Lights! Camera! Action?

16 Sep

Last week I got a call out of the blue to appear on Egyptian TV. I looked at my calendar, and it wasn’t April 1, and after a little checking I found out that it wasn’t Egyptian Fool’s Day either. (Speaking of holidays, the holy month of Ramadan did start last week…more on that in future posts.) The producer didn’t really tell me much about what I’d be doing. In fact, every time he called me it seemed like he was more interested in getting off the phone than anything. Maybe he’s practicing for Hollywood. He did mention something about “the aftermath of 9/11,” appropriate since it was the six-year anniversary since the attacks on New York and Washington. Other than the fact that I had no idea how they found me, no idea what I would be talking about, and no idea what the show would be like, it seemed like a great opportunity. I said yes, figuring that chances were good that I’d embarrass myself, but relatively slim that I’d do anything to spark an international incident, so that’s really a plus at the end of the day.

When the day (Thursday) came, Melissa spent most of the day trying to get the wrinkles out of my suit, accrued over two months of sitting inside a garment bag inside a plastic bin inside our shipment which had been inside various planes, trains, automobiles, and cargo holds on at least two continents, three if you count Long Island. I spent most of the day reading CNN.com and various other sites (including fantasy baseball, of course) trying to pick up talking points from people who actually belong on shows talking about important stuff. (Did I mention I’m in first place in one of my fantasy leagues?)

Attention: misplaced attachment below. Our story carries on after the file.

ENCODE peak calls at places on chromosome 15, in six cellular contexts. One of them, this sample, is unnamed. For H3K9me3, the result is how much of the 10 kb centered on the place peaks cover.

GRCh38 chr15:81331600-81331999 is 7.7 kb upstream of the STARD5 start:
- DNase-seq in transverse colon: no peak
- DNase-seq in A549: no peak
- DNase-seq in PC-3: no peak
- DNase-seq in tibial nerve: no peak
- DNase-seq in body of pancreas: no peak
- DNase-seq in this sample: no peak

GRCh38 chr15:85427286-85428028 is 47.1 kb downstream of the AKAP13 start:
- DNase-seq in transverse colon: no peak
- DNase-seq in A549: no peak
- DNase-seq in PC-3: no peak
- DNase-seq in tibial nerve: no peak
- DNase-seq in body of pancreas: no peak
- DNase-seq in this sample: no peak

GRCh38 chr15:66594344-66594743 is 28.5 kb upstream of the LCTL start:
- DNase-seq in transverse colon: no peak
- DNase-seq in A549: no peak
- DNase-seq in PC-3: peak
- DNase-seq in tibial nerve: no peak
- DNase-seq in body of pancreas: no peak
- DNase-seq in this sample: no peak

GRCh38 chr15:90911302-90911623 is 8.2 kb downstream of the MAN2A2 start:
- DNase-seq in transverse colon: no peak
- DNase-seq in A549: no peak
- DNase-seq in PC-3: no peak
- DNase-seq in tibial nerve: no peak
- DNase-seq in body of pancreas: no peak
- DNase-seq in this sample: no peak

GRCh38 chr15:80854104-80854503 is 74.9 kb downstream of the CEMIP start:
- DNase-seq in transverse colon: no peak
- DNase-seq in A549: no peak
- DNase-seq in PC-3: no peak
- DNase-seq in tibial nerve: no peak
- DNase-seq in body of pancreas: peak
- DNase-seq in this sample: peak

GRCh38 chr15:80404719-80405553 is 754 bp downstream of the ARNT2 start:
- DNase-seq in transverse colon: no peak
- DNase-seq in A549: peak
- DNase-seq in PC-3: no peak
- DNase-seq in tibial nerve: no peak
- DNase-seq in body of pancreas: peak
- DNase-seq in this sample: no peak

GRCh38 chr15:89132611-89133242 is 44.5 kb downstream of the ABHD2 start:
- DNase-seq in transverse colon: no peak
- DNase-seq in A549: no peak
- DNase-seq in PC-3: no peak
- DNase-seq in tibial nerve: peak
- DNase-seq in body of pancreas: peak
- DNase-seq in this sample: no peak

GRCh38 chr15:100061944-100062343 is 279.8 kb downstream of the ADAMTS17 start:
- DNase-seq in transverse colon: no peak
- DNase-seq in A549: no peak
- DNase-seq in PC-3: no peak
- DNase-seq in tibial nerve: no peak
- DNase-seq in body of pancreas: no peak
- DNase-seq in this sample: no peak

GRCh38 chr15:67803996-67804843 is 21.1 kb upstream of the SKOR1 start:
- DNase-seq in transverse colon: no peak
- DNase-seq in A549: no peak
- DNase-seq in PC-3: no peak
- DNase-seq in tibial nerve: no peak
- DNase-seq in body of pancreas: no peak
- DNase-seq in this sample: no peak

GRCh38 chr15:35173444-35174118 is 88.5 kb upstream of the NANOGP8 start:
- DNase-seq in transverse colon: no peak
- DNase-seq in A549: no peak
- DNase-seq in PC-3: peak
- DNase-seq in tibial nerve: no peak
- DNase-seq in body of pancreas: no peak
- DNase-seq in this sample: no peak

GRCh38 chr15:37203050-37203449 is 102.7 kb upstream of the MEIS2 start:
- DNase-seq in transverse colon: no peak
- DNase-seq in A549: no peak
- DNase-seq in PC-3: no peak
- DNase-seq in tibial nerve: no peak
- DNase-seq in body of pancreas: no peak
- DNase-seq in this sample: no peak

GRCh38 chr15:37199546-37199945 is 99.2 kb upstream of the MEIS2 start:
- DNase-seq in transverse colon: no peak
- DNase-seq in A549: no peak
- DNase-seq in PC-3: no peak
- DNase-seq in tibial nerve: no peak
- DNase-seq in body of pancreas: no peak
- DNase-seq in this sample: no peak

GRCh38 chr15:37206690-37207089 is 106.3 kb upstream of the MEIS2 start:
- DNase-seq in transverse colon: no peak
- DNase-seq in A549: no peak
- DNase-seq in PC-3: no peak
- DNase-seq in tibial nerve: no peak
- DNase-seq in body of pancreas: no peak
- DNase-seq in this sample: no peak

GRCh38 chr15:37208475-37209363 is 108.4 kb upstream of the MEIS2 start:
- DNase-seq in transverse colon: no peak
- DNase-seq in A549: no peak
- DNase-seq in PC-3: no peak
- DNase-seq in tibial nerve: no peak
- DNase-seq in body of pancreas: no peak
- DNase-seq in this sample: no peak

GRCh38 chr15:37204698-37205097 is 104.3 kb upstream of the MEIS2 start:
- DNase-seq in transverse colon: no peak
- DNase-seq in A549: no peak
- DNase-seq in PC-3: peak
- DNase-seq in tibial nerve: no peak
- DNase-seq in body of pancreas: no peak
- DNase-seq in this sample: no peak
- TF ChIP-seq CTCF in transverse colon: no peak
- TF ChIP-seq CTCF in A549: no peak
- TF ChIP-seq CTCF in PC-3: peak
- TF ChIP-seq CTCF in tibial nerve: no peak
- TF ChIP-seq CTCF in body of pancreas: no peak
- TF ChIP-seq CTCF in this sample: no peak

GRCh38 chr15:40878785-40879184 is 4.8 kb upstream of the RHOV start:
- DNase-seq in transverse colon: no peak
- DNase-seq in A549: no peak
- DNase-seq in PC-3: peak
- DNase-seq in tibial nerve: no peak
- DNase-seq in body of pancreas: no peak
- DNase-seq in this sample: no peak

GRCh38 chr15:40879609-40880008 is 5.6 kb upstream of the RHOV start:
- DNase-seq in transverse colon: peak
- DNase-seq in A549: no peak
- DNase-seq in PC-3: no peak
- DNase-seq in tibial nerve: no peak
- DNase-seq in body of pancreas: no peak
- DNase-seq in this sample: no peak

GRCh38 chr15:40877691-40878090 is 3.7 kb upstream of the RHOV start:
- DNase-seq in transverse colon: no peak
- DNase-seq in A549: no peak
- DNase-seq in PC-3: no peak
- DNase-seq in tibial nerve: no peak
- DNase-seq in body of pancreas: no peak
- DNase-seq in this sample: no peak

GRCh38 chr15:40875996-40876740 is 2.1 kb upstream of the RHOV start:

The big show was to start at 11:15pm. But apparently TV schedules aren’t exactly set in stone, since the producer called me up around 3:00 that afternoon and said it would start at 9:15 instead. Good thing I had cancelled all my other media appearances for the evening. I ordered a taxi for 8:00, but it didn’t come, so I just caught another one and drove really really fast to the TV station downtown (traffic is “light” in the evenings during Ramadan, because everyone is inside eating after a full day of fasting, which only gives the taxis more occasion to go at Ludicrous Speed and weave like madmen). The taxi driver assured me he knew where the building was, then proceeded to drive right past it without batting an eye.

I met the producer outside the building. It’s a huge building right in the heart of downtown Cairo, on the Nile. It houses all the state TV productions, which led one of my colleagues to refer to it simply as the State Censorship Building. The lobby was nice enough, but then we went up to a kind of waiting room, featuring computers that had to be from the (brace yourselves) 1990s and tattered office furniture from decades long forgotten by my generation. I met the other guest on the show, who turned out to be another member of the history department at AUC, which put me at ease. The TV journalist who was the moderator of the show met with us for a few minutes, put on a fake smile, and went over some of the questions she would ask us before we all headed to the studio.

The show was actually something of a disappointment, in that it went smoothly and was very professional. No ranting, no fist-pounding, no demagoguery of any kind. Instead, it was two historians sitting at a table talking.